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Diamond Dog 

An award-winning restaurant serves guests the booby prize.

This Leopard can't hide its spots. - WALTER  NOVAK
Anchoring the tony Bertram Inn & Conference Center in Aurora, the Leopard has been intended as a showcase for fine dining since it opened in March 2000. Our inaugural visit came not long after the restaurant's debut; at that point, the service and ambiance were first-rate, and if then-executive chef Zachary Conover's robust cuisine didn't always hit the mark, it came close enough for us to give the Leopard the critical equivalent of a tummy tickle and a rub behind the ears.

By 2003, the restaurant had gone on to snare its first AAA Four-Diamond rating, and each year since then has brought another, placing the Leopard in the same pack as the area's other Four-Diamond winners: the Baricelli Inn, Giovanni's, Lockkeepers, and the recently shuttered Century at the Ritz-Carlton.

But as Century's demise might imply, times are tough for formal dining rooms: In the region's depressed economy, there simply aren't enough well-heeled customers to fill the seats. That much became apparent during recent Thursday- and Friday-night visits to the Leopard, where empty tables outnumbered occupied ones by a ratio of at least 3 to 1.

Unfortunately, the Leopard doesn't seem to be holding up well under the strain. For one thing, with those kinds of numbers, management probably feels it makes fiscal sense to cut back on amenities like valet parking and a gracious maître d'. For us, though, those cutbacks meant self-parking and then dodging the raindrops in our dress-up clothes, and the melancholy experience of coming and going without anyone seeming to notice or care.

Not that we insist upon coddling -- unless, of course, we're coughing up roughly $160 for dinner for two, with two glasses of wine, tax, and tip. At those prices, pampering is an expected amenity, no matter how slow business might be; and those expectations extend to the condition of the restrooms too, where the overflowing trash cans, empty toilet-paper holders, and messy sinks we encountered should be out of the question.

Other non-award-winning oddities abounded. For one thing, our otherwise likable server seemed to be under instructions to describe executive chef Matt Mathlage's menu in excruciating detail, explaining the chef's "vision," pushing particular dishes, and outlining preparations so minutely, we feared that at any moment we might learn the name and zodiac sign of the lamb that was destined to become our dinner.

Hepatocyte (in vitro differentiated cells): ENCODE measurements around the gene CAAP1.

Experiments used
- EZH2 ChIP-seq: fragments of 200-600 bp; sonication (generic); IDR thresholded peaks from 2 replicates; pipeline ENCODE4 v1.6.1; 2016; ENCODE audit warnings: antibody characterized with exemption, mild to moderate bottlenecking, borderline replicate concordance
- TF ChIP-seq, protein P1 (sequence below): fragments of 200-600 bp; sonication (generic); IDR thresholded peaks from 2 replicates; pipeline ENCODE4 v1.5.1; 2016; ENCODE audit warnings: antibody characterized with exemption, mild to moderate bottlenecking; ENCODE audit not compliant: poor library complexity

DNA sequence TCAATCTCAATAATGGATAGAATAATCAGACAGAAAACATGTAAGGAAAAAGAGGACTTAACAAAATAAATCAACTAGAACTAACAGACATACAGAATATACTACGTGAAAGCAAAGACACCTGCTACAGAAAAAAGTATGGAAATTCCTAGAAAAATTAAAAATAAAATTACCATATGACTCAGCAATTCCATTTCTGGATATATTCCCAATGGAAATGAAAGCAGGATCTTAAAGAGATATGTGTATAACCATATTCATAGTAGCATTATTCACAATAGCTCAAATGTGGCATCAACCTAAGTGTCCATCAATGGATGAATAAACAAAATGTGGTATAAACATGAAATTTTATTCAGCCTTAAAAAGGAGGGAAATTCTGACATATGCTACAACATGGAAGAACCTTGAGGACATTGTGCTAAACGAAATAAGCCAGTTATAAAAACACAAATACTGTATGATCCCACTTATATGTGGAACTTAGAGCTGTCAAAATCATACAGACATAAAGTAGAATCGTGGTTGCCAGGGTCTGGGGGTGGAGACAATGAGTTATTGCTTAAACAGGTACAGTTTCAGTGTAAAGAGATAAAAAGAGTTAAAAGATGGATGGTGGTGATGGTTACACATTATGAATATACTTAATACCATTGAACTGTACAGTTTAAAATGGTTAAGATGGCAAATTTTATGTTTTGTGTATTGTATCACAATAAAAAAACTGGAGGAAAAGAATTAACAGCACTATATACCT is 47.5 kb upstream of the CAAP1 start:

He also took some strange liberties with my wine order, substituting a half-bottle of claret for the $7.50 glass of Cabernet that I had ordered. If I drank only a glass of the claret, he assured me, the price would be the same as for the Cab; but should I happen to decide I really wanted the entire half-bottle . . . why, there it was, already open and waiting for me! "Does that guy know how to sell up or what?" marveled a companion.

Of course, nearly all this could have been forgiven in exchange for fabulous food. Unfortunately, the Leopard was caught napping on that window ledge too.

A graduate of Pittsburgh's International Culinary Academy, Chef Mathlage takes a trendy global stance, with seasonal menus that incorporate Asian, American, and Mediterranean accents. Coyness is on the menu too, in tongue-in-cheek creations like "bacon and eggs" (pork belly and a quail egg, wink-wink) and a $45 lobster "BLT"; and such conceits as "lamb two ways" and the Tuna Trilogy (a.k.a. tuna three ways).

While top-ranked chefs can get away with that sort of self-conscious cuteness, it doesn't work out so well for Mathlage and his crew, who complicate matters by making more than their share of rookie errors.

For instance, two of the three presentations in the Tuna Trilogy appetizer suffered from overcooking; likewise, an entrée of orange-and-crumb-crusted cod had been done to a dry and lifeless turn. On the other hand, the poussin (young chicken) in an entrée of "chicken and biscuits" was still oozing pink juices, and a thinly pounded veal chop managed to be well done along the edges, yet raw at the bone. (The unfortunate veal chop also sported a thick white membrane, making it hard to cut and nearly impossible to chew.)

But even properly prepared dishes rarely popped. That included the "lamb two ways" -- an unremarkable chop and a tender portion of stuffed breast meat -- that needed a vigorous tableside salting to rouse it, and the PEI mussel amuse bouche, which, while prettily plated on pink Hawaiian sea salt and garnished with coconut-curry cream and a sprig of baby cilantro, looked far more riveting than it tasted.

Dessert options, from pastry chef Anton Yeranossian, are the usual high-end architectural offerings -- beautifully constructed, fancifully plated, but ultimately less fun to eat than to admire. Sample sweeties are brought to the table on a rolling cart; unfortunately, on one of our visits, the jauntily assembled goods seemed well past their prime, with a fruit coulis on one plate reduced to nothing more than a pink stain, and the hazelnut foam on another channeling the spirit of congealed gravy. Not an appetizing spectacle at all.

As we scampered back to the car amid the raindrops, a companion put it all in perspective. "When it comes to towing and TripTiks, I trust AAA implicitly," he noted. "But when it comes to restaurant recommendations . . . after this evening, maybe not so much."

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